Posts in: the apprentice

Apprentice 2013 Episode 2: A Barrel of Laughs

The one with the brewery. There’s no need for a spoiler, is there? Lord Sugar even utters the immortal line, although you’re made to wait about 47 minutes for it. It doesn’t constitute either suspense or surprise. And given that most of us recognise the human ability to make a fool of ourselves over alcohol (this is a blog, not a confessional, let’s keep things general …), mixing fifteen idiots and a brewery was always going to be a little predictable. Oh well, down the hatch …

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Apprentice 2013 Episode 1: A Catty Affair

And so, painkillers and pizza in hand, to Episode 1. It’s midnight in the boardroom. (Thankfully no-one overdubbed the horror movie strings, but the timing screamed ‘artifical tension’ regardless.) The plucky candidates are, in their self-effacing fashion, dressed for the dodgier kind of Moscow nightclub. Lord Sugar, meanwhile, is speaking for the nation when he says that he’s fed up with “All those usual clichés”. But he’s sadly undermined by his scriptwriter when he tells us that “Actions speak louder than words”. Not for the first time, I glance at my watch: we are 9 minutes in, and all we’ve had are words. Hundreds of them, and all as empty as outer space. Words were in plentiful stock, and only the BBC were buying them. In more ways than one.

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The Apprentice Final: Does Sugar Take Him?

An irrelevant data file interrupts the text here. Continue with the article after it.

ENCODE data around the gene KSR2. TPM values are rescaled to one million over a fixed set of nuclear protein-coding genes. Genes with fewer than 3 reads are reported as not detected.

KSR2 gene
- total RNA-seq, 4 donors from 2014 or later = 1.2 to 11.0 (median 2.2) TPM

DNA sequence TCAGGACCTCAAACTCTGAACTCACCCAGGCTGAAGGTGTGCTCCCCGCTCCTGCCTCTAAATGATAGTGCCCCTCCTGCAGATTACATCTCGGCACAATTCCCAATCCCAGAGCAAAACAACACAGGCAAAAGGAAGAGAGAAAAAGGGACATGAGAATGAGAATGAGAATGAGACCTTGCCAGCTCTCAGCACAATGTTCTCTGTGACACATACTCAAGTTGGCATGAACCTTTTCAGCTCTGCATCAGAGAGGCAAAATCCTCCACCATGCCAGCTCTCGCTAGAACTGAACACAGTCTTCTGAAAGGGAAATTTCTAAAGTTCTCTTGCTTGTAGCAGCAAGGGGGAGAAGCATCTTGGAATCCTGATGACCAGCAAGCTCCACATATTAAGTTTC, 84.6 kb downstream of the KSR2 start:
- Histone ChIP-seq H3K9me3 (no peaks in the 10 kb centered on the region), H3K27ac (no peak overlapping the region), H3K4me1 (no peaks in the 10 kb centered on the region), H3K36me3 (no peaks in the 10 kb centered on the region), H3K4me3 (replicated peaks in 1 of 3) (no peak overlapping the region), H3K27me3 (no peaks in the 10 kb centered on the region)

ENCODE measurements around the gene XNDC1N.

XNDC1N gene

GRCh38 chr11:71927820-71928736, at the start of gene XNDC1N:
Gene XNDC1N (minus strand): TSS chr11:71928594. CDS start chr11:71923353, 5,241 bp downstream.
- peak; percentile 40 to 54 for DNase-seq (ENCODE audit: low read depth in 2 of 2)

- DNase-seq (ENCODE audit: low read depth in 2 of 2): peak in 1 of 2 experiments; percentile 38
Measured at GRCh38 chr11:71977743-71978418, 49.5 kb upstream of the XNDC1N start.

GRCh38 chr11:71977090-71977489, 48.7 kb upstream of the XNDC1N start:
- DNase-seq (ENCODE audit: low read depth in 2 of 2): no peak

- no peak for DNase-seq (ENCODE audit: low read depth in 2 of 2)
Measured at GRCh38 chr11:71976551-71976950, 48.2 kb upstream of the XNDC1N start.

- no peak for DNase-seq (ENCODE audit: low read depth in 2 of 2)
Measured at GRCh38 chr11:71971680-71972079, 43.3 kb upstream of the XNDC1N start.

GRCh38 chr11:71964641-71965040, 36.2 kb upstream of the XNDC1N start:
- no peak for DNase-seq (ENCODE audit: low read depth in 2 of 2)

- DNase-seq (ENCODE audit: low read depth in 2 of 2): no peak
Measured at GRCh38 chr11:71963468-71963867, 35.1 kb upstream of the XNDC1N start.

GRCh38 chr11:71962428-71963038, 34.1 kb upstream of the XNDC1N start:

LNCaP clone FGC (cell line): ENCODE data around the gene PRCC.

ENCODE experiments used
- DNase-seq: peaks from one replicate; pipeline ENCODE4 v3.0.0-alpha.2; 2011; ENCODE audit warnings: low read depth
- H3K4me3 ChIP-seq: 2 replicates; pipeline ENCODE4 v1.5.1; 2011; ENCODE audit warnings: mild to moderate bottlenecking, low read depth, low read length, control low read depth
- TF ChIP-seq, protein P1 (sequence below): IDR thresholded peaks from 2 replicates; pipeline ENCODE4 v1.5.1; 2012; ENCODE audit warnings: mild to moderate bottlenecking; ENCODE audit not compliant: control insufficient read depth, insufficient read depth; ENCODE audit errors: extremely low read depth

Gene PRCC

The title never really belonged: whatever the programme has ever been, a structured learning programme with constant mentoring isn’t it. The task format worked while it was about picking an employee, but has not been amended now that it’s about identifying a partner to invest in. As The Telegraph pointed out, this year and last year’s eventual winners were both the candidate in the final who had been on the losing team the most often. (Although this criticism also overlooks the factor that annoys me: the worst or weakest performance can easily be on the winning team, while someone else must be fired.) The selection process may introduce a ‘reality tv’ level of suspense into the series, but as a model of business selection criteria it needs a stern word in its ear. (Claude, do you have a moment?) As models for assessment centres go, It’s A Knockout is an unusual choice. Interestingly, the ‘The Final Five’ and the ‘Why I Fired Them’ programmes gave the viewer rather more beyond slapstick and buffoonery than the actual episodes: they had moments of a sober reflective quality that reviewed business strengths and personal qualities in ways that the tasks themselves have not. And as Lord Sugar reminded us in them, the process is also about the person: as well as an investor, Lord Sugar will be a business partner with the eventual winner. Good luck with that, as they say. And are you sure you didn’t want that dog?